The tournament was originally organized by and held in Saudi Arabia and called the King Fahd Cup (Confederations Winners Cup or Intercontinental Championship), contested in 1992 and 1995 by the Saudi national side and some continental champions. In 1997, FIFA took over the organization of the tournament, named it the FIFA Confederations Cup and staged the competition every two years.[3]

Since 2005, it has been held every four years, in the year prior to each World Cup in the host country of the forthcoming World Cup (the 2001 edition was hosted in South Korea and Japan, before the quadrennial pattern was established). Considered a dress-rehearsal for the World Cup it precedes, it uses around half of the stadiums intended for use at the following year's competition and gives the host nation, which qualifies for that tournament automatically, experience at a high level of competition during two years of otherwise friendlies. At the same time, participation was made optional for the South American and European champions.[4]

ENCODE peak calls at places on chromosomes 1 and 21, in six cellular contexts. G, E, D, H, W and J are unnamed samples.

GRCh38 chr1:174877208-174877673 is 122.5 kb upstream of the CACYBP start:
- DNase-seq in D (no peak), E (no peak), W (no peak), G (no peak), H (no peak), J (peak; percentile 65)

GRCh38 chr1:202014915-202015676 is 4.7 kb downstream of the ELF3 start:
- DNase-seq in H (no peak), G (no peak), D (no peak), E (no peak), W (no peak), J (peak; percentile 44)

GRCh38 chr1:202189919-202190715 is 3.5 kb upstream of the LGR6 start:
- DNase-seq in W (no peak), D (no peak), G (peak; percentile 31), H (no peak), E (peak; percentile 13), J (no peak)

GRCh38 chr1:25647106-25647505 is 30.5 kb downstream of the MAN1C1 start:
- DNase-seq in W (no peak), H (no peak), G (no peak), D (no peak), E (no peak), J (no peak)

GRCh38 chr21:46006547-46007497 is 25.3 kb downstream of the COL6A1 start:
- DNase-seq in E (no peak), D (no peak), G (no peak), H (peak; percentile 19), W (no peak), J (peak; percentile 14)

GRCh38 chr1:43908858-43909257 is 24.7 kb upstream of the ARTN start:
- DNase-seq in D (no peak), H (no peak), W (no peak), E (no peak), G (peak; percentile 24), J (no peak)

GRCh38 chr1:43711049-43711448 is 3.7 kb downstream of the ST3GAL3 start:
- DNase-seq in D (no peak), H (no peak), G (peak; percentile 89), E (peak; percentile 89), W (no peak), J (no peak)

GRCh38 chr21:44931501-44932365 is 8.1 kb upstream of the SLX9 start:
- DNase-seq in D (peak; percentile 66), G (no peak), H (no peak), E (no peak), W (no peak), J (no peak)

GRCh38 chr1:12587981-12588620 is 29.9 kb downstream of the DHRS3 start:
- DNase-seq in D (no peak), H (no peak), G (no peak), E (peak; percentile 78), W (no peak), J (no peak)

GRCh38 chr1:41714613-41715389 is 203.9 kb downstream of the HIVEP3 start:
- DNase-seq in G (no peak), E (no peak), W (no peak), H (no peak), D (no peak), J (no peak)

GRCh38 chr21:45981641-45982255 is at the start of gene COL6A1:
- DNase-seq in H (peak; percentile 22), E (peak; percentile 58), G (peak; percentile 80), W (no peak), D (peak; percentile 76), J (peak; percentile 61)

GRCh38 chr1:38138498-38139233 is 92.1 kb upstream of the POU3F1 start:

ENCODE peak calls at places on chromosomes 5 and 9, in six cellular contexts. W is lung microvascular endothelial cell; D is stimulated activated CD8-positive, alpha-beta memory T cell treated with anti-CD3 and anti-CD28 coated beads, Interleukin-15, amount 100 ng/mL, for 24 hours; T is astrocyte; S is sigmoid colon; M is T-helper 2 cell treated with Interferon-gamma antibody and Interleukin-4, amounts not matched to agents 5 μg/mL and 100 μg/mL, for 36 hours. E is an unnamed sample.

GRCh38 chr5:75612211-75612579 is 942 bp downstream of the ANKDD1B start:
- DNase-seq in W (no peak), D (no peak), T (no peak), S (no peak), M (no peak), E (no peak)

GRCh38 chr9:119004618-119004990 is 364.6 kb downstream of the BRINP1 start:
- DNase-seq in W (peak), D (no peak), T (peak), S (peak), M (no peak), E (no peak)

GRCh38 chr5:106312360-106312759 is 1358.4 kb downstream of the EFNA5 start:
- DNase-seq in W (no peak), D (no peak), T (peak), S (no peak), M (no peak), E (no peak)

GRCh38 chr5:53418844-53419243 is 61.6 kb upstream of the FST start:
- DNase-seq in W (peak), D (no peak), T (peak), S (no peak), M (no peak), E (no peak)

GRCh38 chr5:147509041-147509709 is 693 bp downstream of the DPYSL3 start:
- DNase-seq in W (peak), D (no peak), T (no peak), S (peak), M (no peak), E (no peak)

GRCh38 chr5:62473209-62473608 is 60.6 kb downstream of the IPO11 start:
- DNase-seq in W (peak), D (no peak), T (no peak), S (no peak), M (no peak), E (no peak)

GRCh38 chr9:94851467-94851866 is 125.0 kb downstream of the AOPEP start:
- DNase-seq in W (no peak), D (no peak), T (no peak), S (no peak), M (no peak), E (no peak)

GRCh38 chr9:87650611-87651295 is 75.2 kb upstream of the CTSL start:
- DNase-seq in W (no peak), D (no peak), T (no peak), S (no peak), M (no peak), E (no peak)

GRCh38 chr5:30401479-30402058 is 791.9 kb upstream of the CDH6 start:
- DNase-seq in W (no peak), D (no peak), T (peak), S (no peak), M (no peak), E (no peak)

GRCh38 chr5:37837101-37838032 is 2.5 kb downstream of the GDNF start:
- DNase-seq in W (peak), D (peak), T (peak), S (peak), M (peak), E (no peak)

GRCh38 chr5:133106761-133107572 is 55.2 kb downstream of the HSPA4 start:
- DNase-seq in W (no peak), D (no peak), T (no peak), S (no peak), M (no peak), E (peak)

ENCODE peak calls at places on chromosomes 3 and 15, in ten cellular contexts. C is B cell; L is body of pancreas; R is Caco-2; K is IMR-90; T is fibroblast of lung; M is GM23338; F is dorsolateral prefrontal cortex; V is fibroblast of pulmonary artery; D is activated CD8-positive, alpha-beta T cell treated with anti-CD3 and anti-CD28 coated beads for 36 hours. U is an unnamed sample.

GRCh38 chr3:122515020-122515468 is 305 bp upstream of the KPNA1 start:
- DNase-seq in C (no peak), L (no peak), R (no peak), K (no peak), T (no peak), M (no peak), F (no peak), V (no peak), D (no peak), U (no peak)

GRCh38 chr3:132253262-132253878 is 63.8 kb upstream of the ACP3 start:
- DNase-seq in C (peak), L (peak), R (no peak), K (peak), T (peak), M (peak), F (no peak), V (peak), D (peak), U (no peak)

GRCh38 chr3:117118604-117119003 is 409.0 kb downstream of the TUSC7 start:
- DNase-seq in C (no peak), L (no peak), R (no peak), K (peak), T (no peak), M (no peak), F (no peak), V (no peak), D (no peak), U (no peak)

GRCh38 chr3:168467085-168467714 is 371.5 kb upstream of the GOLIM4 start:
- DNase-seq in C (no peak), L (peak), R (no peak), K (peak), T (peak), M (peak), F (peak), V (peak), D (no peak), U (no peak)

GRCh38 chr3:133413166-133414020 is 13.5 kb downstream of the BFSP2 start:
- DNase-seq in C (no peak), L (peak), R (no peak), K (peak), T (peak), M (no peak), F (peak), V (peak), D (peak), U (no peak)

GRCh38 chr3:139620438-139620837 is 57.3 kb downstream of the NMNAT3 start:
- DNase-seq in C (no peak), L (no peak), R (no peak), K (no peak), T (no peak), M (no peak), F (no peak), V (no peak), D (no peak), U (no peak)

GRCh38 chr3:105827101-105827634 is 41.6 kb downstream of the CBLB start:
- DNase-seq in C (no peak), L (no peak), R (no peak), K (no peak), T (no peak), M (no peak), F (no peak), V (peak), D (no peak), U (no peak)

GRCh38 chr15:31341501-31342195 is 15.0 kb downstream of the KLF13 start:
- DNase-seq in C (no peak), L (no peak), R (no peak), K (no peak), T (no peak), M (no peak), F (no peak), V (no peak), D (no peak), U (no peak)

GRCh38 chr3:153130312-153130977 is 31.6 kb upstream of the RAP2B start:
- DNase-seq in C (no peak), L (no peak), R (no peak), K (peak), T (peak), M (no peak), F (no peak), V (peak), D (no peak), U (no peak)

Generally, the host nation, the World Cup holders, and the six continental champions qualify for the competition. In those cases where a team meets more than one of the qualification criteria (such as the 2001 tournament where France qualified as the World Cup champions and European champions), another team is invited to participate, often the runner-up in a competition that the extra-qualified team won.